Series: Dublin Murder Squad #1
Published by Penguin on May 17, 2007
As dusk approaches a small Dublin suburb in the summer of 1984, mothers begin to call their children home. But on this warm evening, three children do not return from the dark and silent woods. When the police arrive, they find only one of the children gripping a tree trunk in terror, wearing blood-filled sneakers, and unable to recall a single detail of the previous hours.Twenty years later, the found boy, Rob Ryan, is a detective on the Dublin Murder Squad and keeps his past a secret. But when a twelve-year-old girl is found murdered in the same woods, he and Detective Cassie Maddox--his partner and closest friend--find themselves investigating a case chillingly similar to the previous unsolved mystery. Now, with only snippets of long-buried memories to guide him, Ryan has the chance to uncover both the mystery of the case before him and that of his own shadowy past.
The set up
Rob Ryan suffered a traumatic event in 1984 when he was 12-years old and has no memory of it 20 years later. He’s a detective on the Dublin Murder Squad and is assigned to a case back in the place where he experienced his nightmare. The only person who is aware of his past connection is his partner, Cassie Maddox and they have an extraordinary relationship. They now must solve the murder of a 12-year old girl, Katy Devlin, while trying to figure out if there’s any relationship to the old case.
Rob never divulges that he’s the boy from the 1984 case and Cassie has his back in keeping this information secret. As they pursue the angles of the case, it is increasingly difficult for Rob to keep his personal issues from overlapping. The current case is problematic as there’s no apparent, likely motive for Katy’s murder.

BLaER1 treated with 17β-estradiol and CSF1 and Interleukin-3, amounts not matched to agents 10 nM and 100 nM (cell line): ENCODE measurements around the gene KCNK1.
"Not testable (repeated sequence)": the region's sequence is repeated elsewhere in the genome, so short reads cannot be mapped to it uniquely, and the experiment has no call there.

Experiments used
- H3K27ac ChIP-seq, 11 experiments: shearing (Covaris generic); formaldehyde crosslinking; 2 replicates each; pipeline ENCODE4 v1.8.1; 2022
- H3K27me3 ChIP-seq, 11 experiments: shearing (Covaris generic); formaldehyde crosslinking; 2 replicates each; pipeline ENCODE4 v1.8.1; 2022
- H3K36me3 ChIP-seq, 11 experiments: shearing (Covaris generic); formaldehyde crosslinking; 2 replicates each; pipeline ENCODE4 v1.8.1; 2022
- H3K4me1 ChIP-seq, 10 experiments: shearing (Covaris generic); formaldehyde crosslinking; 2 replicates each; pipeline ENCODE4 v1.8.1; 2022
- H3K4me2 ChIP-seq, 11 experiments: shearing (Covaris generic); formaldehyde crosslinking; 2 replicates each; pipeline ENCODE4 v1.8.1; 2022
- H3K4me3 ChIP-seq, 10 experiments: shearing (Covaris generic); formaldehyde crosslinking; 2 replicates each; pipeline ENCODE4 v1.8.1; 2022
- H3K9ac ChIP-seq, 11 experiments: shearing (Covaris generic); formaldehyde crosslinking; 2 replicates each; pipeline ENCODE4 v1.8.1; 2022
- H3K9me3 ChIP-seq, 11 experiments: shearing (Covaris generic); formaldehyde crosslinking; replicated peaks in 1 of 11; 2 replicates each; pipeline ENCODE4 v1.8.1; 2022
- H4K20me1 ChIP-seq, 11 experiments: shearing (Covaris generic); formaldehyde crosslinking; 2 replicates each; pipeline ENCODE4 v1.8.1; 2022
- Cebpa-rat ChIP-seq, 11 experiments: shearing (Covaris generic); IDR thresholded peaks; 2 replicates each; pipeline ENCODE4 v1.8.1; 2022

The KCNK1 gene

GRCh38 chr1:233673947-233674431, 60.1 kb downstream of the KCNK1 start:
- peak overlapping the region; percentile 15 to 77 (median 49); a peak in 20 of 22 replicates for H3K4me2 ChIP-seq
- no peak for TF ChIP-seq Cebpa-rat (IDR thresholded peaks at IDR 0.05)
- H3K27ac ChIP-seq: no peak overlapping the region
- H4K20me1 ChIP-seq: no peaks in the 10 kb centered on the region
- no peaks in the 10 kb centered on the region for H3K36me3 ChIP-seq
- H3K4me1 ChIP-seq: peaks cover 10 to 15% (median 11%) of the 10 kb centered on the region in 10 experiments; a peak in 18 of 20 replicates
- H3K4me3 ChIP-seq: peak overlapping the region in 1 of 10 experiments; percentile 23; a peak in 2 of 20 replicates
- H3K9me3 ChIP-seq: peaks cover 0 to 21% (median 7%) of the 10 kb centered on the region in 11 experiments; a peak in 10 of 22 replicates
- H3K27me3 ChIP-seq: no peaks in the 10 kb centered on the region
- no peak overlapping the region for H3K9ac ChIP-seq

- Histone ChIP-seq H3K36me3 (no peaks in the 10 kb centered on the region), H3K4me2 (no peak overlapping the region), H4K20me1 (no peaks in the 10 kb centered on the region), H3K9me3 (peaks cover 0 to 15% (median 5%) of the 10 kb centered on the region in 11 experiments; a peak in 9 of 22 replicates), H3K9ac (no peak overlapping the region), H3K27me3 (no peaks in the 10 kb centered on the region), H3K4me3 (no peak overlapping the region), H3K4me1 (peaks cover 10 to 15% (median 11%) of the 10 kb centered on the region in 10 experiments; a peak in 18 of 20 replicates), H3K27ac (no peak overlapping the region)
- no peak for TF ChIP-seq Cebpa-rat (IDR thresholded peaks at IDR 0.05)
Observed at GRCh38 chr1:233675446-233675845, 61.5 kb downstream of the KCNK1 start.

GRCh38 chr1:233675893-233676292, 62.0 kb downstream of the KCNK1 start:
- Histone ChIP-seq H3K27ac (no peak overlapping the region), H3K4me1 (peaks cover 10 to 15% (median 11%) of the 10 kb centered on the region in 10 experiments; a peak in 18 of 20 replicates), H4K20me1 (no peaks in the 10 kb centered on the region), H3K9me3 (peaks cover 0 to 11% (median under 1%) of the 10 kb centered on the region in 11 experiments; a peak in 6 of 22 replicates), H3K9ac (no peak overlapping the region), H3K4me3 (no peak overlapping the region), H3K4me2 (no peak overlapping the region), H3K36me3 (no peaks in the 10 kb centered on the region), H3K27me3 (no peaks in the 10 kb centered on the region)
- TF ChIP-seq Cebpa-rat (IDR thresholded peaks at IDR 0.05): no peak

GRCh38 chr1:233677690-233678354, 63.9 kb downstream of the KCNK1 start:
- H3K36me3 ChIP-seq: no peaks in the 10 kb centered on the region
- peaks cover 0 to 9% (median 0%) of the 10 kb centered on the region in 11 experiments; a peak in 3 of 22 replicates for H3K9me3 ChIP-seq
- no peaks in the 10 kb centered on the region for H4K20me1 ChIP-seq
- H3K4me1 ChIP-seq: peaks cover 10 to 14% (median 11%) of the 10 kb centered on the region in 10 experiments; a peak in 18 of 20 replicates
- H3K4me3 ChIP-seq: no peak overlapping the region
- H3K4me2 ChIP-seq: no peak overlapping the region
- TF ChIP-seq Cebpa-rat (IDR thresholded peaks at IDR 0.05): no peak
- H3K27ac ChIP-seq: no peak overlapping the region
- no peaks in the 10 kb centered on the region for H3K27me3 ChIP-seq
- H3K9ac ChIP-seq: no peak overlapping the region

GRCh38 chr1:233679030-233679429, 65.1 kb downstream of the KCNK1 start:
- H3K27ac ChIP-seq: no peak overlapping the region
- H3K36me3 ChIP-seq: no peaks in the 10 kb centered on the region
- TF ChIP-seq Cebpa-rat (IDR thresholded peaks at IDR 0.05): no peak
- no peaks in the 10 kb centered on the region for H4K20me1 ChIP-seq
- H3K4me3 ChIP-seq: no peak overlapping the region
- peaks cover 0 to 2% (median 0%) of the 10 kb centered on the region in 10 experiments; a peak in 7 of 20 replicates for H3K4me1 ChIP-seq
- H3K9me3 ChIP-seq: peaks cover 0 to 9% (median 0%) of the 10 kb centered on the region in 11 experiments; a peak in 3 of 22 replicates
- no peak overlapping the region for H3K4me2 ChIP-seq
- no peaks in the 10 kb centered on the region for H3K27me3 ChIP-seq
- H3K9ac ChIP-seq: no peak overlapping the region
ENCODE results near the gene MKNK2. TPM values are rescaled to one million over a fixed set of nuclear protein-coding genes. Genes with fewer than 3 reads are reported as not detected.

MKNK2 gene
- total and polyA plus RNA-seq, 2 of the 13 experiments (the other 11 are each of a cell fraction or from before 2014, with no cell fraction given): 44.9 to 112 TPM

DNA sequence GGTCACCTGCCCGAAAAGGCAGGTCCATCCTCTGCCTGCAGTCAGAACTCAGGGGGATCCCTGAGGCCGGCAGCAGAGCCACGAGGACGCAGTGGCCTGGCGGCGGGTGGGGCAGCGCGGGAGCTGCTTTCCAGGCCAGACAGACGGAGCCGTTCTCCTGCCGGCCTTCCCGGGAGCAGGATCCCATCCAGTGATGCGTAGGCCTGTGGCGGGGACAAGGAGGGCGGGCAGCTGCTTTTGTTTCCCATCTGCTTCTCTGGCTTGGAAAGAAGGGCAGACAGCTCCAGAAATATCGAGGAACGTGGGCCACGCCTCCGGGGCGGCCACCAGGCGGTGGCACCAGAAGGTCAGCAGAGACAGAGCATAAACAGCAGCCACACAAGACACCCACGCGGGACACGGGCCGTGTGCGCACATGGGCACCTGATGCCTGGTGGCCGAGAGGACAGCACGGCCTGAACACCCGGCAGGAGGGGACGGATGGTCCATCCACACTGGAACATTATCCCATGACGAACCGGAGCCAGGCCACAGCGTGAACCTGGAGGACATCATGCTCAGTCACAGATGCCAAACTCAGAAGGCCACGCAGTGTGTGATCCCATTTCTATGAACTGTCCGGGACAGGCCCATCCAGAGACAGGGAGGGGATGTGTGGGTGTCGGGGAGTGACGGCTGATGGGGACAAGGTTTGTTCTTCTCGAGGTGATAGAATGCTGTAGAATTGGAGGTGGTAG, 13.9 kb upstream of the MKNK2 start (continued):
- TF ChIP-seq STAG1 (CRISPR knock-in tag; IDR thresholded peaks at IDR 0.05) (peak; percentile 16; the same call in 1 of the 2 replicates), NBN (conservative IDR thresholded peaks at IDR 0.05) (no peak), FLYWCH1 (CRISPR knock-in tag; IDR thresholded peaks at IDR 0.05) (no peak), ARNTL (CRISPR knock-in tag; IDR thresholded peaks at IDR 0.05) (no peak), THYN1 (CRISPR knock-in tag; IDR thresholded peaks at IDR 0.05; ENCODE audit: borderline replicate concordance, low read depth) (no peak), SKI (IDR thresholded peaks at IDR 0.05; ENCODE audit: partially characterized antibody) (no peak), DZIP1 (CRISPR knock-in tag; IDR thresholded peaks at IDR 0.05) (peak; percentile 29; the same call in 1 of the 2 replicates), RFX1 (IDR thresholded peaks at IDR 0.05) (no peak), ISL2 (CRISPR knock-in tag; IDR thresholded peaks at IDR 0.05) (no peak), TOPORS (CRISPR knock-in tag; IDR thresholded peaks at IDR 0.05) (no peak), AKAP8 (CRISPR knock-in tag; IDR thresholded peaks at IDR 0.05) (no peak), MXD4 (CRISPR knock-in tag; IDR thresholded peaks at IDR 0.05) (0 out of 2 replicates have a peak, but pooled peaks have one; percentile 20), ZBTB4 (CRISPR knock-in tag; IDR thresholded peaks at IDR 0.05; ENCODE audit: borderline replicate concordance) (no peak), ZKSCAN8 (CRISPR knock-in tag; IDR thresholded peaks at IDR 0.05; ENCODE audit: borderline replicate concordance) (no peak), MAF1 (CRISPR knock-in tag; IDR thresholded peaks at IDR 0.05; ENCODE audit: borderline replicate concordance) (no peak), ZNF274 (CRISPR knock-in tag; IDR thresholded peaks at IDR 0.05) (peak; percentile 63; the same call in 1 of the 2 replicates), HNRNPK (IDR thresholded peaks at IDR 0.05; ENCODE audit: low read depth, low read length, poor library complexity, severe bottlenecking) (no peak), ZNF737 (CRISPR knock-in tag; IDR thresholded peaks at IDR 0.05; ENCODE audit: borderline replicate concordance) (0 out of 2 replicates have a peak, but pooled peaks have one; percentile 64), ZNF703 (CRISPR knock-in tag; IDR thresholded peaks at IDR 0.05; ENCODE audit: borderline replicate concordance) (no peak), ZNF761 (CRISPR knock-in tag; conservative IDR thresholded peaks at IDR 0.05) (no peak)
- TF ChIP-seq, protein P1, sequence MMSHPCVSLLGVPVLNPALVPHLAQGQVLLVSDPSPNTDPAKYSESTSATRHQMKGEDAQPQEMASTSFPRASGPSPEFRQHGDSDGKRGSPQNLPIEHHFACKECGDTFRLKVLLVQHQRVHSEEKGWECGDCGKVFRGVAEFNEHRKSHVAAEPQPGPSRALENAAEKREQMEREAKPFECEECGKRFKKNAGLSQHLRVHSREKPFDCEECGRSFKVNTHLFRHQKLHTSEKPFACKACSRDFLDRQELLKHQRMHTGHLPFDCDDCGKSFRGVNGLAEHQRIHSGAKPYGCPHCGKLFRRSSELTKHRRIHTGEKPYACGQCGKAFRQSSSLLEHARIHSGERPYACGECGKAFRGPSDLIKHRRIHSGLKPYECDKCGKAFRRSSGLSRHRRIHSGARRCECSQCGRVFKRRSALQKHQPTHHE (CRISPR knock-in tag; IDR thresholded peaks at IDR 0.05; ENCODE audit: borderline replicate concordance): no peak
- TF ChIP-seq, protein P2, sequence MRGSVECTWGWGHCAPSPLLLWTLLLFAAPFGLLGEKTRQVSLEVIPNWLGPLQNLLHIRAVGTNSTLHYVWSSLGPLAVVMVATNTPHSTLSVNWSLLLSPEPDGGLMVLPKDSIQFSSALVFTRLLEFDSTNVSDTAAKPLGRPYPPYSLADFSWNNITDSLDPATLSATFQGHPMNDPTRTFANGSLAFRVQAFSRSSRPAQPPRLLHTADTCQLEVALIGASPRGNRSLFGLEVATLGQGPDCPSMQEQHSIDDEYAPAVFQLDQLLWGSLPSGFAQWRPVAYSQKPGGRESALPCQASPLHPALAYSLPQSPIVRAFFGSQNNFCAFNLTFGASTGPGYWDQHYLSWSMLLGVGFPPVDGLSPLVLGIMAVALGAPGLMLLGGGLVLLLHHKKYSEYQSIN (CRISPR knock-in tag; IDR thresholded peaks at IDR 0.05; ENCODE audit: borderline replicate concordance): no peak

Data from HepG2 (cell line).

Initially, the analyses of both cases, told from Rob’s first-person point of view, was highly intriguing. After all this time he still has no recollection of what happened to him and the disappearance of his two best friends that were with him. And, his relationship with his partner made the police procedural aspects even more interesting. The author certainly has great writing skills as each character was clearly well developed, almost to a fault.
What didn’t work
This was not only the exploration of two murder cases but also the analysis of the main character, Rob Ryan. It didn’t work to try to do both. A mystery needs to be taut, suspenseful and move at a pretty good pace in order to follow the path to solving the case. When you try to combine this with the inner angst of the main character using a first-person narrative, you end up with a bogged down story that produced endless pages of minutia that weren’t always relevant. It was a 500-page story that should have been told in about 300. When I got to the end all I felt was relief it was over. I didn’t like Rob, finding him extremely self obsessed, nor did I like how the cases were concluded. It never bothers me when a story’s ending is inconclusive, if it’s true to how the characters and tale unfold. That wasn’t true here and I felt like my time was wasted with this story…left adrift without anything to anchor me on what was worthy of six days of reading time.
The bottom line
This book has won numerous, lofty awards and I was excited to start it. If it hadn’t been selected as a group read (I was responsible for leading the discussion), it would have been the second book in my life that I wouldn’t have finished. The character analysis and the procedural aspects of the case are really extraordinary…it just didn’t work to try to combine the two objectives in one book. I tired of Rob’s issues and skimmed to read about the cases. The last 1/4 of the book was very good and moved at a pace I’m normally accustomed to seeing. It’s certainly controversial as there seems to be an equal number of detractors and supporters. If you decide to read it, be prepared for an uneasy and lengthy read. I wasn’t.